LMV argued that the claim did not accrue until after the statute’s effective date of August 28, 2017, because Weaver’s claim necessarily relied on events after that date to be timely filed under the continuing violation doctrine. [The continuing violation doctrine is an exception to the general rule that a charge of discrimination must be filed with MCHR within 180 days after discrimination occurs. The continuing violation exception permits a plaintiff to pursue claims based on events before that 180-day window if they are part of a “continuing violation” such as a hostile work environment (rather than a “discrete act” like termination) as long as one act forming part of the continuing violation occurred within the 180-day window.] Based on this doctrine, LMV argued that Plaintiff’s claim was timely filed only by its reliance on events occurring 180 days before she filed her charge of discrimination on February 8, 2018; the only such alleged events in that time frame occurred in October 2017, well after August 28, 2017. LMV reasoned that since Weaver’s claim needed to include this event to be timely, the entire claim did not accrue until after the amendment was in effect.  

The Court of Appeals rejected LMV’s argument, reasoning that it conflated the issue of timely filing with the separate issue of when a plaintiff has a vested claim. Instead, the court held that the standard to be applied is determined by examining when there were a sufficient number of incidents to support a hostile work environment claim.

The court concluded that Weaver had enough evidence before August 28, 2017, to state a claim before that date. This conclusion was based on evidence that prior to that date, LMV employees wore hats and shirts bearing the Confederate flag; a truck with a Confederate flag was often seen in the parking lot; white employees refused to speak to Weaver, touch her, or even acknowledge her; she had to work harder and longer than white employees doing similar work; and she was paid less and scrutinized more. Also, Weaver was also told the company was not “big on diversity,” was not given credit for her ideas or allowed to implement them, and was given a lower performance evaluation after complaining of racism to her supervisor. (Interestingly, this evaluation actually occurred after August 28, 2017, but the court mentioned it in its analysis anyway).

Based on all this, the court determined that the alleged events before August 28, 2017, were sufficient to support an actionable claim for a hostile work environment. Accordingly, Weaver’s claim was vested by that date, so the pre-amendment law applied.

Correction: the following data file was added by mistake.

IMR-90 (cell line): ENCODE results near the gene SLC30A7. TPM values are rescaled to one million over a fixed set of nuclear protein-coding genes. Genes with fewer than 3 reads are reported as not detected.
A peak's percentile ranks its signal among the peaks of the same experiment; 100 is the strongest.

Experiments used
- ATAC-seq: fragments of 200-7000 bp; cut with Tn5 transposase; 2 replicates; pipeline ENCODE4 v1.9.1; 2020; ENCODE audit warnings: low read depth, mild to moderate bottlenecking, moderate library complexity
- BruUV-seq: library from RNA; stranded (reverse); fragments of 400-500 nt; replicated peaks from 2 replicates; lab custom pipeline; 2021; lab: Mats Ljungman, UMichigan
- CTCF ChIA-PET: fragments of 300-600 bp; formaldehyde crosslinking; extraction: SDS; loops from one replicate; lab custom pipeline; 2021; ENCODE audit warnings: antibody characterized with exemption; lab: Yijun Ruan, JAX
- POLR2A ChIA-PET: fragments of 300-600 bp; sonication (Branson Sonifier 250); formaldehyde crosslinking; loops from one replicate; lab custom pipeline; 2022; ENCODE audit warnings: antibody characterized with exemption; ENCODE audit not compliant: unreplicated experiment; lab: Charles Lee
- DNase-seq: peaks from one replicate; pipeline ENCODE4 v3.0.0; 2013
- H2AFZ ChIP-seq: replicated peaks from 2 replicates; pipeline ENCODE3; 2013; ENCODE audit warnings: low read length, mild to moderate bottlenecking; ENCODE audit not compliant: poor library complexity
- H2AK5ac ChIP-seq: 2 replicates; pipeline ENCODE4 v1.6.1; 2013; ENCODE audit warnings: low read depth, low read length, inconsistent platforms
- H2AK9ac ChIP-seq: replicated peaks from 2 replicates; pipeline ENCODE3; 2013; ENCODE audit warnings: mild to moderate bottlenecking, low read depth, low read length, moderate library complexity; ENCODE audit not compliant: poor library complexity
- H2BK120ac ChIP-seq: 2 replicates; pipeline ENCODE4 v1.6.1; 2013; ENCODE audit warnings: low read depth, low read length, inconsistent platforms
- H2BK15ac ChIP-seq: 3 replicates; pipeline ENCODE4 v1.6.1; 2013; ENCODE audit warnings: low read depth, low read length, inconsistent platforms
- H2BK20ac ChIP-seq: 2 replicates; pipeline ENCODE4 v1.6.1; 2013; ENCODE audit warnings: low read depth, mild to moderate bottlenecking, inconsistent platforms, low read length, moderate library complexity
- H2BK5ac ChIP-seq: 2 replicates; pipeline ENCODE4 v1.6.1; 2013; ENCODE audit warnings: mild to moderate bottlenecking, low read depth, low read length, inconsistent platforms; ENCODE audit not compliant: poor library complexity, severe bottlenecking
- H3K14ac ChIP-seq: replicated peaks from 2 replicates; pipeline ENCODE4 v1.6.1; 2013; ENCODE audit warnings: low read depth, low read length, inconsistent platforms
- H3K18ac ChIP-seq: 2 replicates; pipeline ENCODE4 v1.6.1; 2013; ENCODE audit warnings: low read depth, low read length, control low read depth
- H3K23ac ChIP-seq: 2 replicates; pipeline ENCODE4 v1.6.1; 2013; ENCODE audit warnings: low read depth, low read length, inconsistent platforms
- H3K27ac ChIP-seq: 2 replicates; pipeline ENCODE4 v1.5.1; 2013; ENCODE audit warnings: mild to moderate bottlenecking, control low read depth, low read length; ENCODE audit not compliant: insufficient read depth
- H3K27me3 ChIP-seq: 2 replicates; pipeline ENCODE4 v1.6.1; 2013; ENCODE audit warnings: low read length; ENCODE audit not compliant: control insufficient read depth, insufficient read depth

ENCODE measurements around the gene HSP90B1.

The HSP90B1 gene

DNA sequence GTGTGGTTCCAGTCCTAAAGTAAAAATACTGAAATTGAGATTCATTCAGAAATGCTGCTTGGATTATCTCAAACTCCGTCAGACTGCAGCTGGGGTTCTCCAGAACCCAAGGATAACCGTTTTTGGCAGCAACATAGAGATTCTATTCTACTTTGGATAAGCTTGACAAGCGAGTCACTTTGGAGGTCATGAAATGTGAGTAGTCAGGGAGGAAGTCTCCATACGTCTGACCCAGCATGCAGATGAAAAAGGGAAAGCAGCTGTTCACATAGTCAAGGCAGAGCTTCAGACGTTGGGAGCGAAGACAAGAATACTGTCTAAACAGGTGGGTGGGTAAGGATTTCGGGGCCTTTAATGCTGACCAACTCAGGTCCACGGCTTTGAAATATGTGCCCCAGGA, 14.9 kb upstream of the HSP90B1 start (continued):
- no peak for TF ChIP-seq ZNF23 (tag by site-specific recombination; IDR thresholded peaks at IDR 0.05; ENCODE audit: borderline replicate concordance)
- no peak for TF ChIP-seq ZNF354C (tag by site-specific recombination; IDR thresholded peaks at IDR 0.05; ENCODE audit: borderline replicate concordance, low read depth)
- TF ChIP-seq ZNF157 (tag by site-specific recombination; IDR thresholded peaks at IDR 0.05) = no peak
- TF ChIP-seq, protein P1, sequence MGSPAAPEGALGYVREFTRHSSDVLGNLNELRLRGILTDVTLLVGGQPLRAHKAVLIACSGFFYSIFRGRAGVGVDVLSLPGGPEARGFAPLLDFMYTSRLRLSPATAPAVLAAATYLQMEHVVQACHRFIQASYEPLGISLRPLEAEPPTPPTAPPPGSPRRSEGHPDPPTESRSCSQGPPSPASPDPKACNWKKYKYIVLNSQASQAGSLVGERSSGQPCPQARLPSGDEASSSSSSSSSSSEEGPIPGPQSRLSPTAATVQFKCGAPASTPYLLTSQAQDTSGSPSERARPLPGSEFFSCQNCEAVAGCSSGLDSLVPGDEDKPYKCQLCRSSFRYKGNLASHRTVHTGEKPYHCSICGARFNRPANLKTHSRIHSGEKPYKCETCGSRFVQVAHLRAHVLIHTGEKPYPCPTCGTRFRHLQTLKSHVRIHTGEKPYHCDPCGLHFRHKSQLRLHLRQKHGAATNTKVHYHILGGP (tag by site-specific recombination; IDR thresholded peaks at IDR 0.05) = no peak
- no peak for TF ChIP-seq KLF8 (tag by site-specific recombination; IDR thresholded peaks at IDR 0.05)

It is important to note that the court did not hold that any allegation that part of a hostile work environment occurred before August 28, 2017, would be enough for a plaintiff to get the benefit of the old law. For instance, one offensive comment before that date should not be enough. But neither is it a mere mathematical calculation of comparing how many events occurred before or after August 28, 2017. Rather, the determining question is whether the alleged events before August 28, 2017, considered in themselves, are significant enough that they were already actionable as a hostile work environment prior to August 28, 2017. Still, it was not difficult to state an actionable claim for hostile work environment before the 2017 amendment, so it may not take much a for a plaintiff to get the benefit of the old law.

Employers facing employment discrimination claims need to be aware of the potential exposure that still exists under the pre-2017 MHRA. If a claim contains any allegations of discrimination or harassment before August 28, 2017—even if many or most of the allegations and the plaintiff’s termination or resignation itself occurred after that date—the case should still be analyzed closely for the heightened exposure that may exist if the plaintiff is allowed to use the old standard because of those allegations.

  • Peter A. Houser

    Peter A. Houser focuses his practice on the defense of civil litigation matters, including personal injury, automobile accidents, and premises liability.

    Prior to joining HeplerBroom, Mr. Houser was an Assistant Attorney ...

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Kerri Forsythe